Arizona schools will reopen late this summer, pretty much no matter what is going on with COVID-19, Gov. Doug Ducey said May 28.
And there could be summer school —and even the opening of schools that operate on a year-round basis—starting this month.
The governor and Cara Christ, his health director, acknowledged the risk of having children together in classrooms. That’s why schools were shuttered on March 15.
But Christ said it isn’t that simple.
“There’s a lot of public health reasons why we would want kids in school,’’ she said. “They provide a lot more services than just education.’’
Still, she conceded, it is a bit of a balancing test.
“Schools provide nutrition, they provide safe environments, they provide physical activity,’’ Christ said. “All of this is important for the ongoing health of these kids, especially as they grow.’’
That, she said, requires looking at it “from a holistic public health approach.’’
“We are weighing it against the risk of transmission of the virus, and that’s one of the things we’re taking into account,’’ Christ said. That includes “flexibility’’ to provide alternatives to students—and faculty—who may themselves be at risk or have family members and finding ways to keep them safe “while we’re still meeting the needs of the children.’’
Anyway, she said, there are ways to reduce risks, ranging from more frequent disinfection of surfaces to not having students gather for assemblies and lunches.
Ducey defended the decision to make that announcement about August reopenings on Thursday, even with the state still in what the Centers for Disease Control and Prevention calls Phase 1. That is the earliest stage of reopening both the economy and public activity, which involves not just social distancing but also prohibits gatherings of more than 10 in any one place.
“We need parents and teachers and superintendents to be prepared,’’ he said of the announcement.
State schools chief Kathy Hoffman on May 28 promised to issue “guidance to serve as a road map for preparing for a variety of learning options that keep students and teachers safe.’’
“This document ... will provide adaptable, flexible recommendations, considerations and resources for districts and charters to plan for the upcoming year,’’ Hoffman said.
Public schools aside, the governor gave the go-ahead for summer camps to open as early as this coming week.
That, however, is for the moment going to be limited to day camps. And they will have to operate under guidelines to be issued by the state.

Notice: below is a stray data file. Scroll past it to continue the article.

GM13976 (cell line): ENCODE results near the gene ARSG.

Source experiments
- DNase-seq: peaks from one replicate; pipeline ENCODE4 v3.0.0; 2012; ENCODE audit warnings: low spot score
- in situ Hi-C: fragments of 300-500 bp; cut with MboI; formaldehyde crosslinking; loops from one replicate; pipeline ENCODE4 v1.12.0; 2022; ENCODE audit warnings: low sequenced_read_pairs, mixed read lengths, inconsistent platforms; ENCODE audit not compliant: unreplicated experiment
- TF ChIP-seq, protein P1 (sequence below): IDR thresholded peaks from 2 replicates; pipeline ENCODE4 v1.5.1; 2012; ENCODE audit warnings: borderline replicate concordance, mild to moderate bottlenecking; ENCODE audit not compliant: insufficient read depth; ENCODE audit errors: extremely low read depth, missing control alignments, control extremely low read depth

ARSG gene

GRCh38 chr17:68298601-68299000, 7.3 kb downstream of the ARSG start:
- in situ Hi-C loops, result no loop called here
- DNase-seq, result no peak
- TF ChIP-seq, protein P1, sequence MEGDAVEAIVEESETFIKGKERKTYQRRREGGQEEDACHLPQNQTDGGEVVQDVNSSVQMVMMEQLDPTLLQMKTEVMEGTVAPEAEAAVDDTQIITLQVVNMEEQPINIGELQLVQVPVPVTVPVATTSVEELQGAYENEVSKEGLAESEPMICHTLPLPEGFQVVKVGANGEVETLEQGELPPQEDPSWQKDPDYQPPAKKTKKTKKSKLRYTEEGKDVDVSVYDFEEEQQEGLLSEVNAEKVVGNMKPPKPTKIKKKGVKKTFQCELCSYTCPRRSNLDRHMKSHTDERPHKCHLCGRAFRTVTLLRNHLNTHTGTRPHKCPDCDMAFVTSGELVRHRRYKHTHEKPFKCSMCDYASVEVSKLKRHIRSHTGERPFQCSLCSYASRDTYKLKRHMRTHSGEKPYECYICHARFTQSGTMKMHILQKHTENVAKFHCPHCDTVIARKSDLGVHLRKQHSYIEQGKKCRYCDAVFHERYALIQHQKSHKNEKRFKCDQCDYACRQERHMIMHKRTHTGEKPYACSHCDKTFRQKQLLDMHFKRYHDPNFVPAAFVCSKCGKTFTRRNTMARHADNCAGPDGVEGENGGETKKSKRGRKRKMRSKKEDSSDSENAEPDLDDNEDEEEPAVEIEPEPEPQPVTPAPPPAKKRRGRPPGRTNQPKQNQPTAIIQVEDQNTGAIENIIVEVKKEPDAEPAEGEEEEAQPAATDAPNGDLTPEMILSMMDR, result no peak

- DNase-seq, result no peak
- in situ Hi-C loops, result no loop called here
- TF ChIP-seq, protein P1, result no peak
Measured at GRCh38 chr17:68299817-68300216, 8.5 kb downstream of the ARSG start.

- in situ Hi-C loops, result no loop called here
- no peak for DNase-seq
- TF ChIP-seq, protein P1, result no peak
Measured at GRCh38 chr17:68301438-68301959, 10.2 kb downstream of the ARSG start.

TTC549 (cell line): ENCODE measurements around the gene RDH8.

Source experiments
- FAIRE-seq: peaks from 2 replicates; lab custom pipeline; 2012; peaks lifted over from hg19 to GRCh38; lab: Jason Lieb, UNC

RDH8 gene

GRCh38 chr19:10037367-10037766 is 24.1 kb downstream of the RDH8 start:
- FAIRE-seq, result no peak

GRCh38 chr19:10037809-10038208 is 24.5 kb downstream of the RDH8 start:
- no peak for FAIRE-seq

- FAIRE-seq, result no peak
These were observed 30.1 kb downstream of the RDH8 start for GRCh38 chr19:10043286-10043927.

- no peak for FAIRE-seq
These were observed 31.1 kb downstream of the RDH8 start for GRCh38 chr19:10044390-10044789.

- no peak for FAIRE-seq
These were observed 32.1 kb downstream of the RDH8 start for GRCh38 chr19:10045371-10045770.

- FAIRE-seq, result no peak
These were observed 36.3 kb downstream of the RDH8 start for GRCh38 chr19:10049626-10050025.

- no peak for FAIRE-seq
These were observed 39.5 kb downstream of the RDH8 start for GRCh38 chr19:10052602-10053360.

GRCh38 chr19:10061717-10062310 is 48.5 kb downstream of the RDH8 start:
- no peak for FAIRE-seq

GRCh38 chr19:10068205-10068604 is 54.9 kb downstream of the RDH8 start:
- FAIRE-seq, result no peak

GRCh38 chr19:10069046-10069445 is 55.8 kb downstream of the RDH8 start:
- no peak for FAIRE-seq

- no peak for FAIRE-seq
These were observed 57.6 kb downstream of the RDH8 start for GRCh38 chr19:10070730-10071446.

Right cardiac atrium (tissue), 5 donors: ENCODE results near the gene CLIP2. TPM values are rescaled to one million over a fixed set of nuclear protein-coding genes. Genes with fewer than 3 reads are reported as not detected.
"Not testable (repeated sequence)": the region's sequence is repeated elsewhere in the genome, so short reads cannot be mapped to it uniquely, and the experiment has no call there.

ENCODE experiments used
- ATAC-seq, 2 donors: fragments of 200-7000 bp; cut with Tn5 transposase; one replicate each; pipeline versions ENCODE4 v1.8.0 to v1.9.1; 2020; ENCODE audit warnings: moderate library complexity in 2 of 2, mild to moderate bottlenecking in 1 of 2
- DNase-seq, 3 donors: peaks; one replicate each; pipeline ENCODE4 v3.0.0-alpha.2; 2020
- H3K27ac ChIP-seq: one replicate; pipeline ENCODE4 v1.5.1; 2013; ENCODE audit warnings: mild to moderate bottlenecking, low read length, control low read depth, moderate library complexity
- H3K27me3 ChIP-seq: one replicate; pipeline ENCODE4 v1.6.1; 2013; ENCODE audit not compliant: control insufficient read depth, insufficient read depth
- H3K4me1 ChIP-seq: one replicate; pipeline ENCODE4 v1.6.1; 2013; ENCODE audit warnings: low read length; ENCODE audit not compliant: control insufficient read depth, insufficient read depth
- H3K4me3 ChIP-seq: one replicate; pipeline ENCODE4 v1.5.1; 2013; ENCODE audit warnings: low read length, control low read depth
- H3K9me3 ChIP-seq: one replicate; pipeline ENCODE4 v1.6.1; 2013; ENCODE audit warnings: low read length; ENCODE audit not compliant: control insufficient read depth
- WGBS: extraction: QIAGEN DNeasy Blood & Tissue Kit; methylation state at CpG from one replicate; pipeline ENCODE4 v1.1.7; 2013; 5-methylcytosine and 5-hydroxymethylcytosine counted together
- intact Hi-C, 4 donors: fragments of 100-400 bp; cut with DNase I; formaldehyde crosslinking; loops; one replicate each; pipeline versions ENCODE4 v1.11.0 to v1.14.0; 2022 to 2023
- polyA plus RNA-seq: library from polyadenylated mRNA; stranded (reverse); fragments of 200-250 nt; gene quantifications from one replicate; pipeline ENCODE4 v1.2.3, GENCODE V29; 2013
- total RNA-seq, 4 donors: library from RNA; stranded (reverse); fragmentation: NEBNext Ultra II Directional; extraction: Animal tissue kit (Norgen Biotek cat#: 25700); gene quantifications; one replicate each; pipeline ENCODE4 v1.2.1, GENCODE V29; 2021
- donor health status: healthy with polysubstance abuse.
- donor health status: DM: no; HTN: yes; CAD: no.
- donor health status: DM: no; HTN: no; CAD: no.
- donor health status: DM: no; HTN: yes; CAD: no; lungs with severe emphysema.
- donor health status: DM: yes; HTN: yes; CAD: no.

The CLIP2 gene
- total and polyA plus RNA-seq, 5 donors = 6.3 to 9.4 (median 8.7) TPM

In a 41-page “road map’’ released June 1, Hoffman provided a series of options for local school board members to consider as they figure out what’s the best course of action going forward for 1.1 million youngsters in more than 2,000 school buildings.
Among the proposals worked out with education, community and health officials:
• Physical distancing of children, including partitions between desks and limited seating on school buses.
• Closing communal areas like dining halls and serving individually plated or home-packed meals, using disposable utensils and dishes.
• Encouraging staff and students to stay home when sick and eliminating “perfect attendance’’ awards.
• Screening students for symptoms, which may include temperature checks.
• Staging staggered times for parents to drop off and pick up their children.
• Creating small class sizes “when possible.”
And when physical distancing does not work, the plan says schools should consider other strategies to limit the spread of disease, including cloth face masks, hand washing and sanitizing surfaces.
Still, the bottom line comes down to whether even implementing all these strategies it’s possible to keep students and staff safe. And that problem can be multiplied in younger age groups where it may be unrealistic to try to keep kids apart, which is why, even in the best of circumstances, children come home from school with head lice.
“I think it’s important for all of us to acknowledge that this is about decreasing risk,’’ Hoffman said.
“But in our school settings ... it’s almost impossible to completely eliminate the risk,’’ she said. “A school is a place where people congregate, where kids come together and adults come together, so there’s always going to be some level of risk.’’
Hoffman said the report includes various recommendations from the Centers for Disease Control and Prevention, like the issue of distancing and masks.
“But we also recognize and are realistic that may not be feasible for every school community,’’ she continued. “If these mitigation strategies are not feasible, then one of the considerations would be to not open and to provide more distance learning or have more online options.’’
And the road map does say that is an option. One other is a “hybrid’’ program where students spend only part of the week in a school building. Only thing is, she said, the formula for state aid currently does not recognize this as an option.
Hoffman emphasized that none of the proposals or suggestions are mandates.
“This is not a one-size-fits-all,’’ Hoffman said.
“This is meant to be flexible and adaptable to help our school leaders think through all different types of scenarios and work within their own communities to create plans that are best for their unique needs.’’
Some of that, Hoffman said, is likely to be based on the rate of infection, with some communities having above-average spread of COVID-19 than others.
All of this—whether more teachers, more classroom space, more computers for online learning, or even disinfecting solutions—involves money, even as the state is looking at a deficit for the coming fiscal year that could hit $1.6 billion.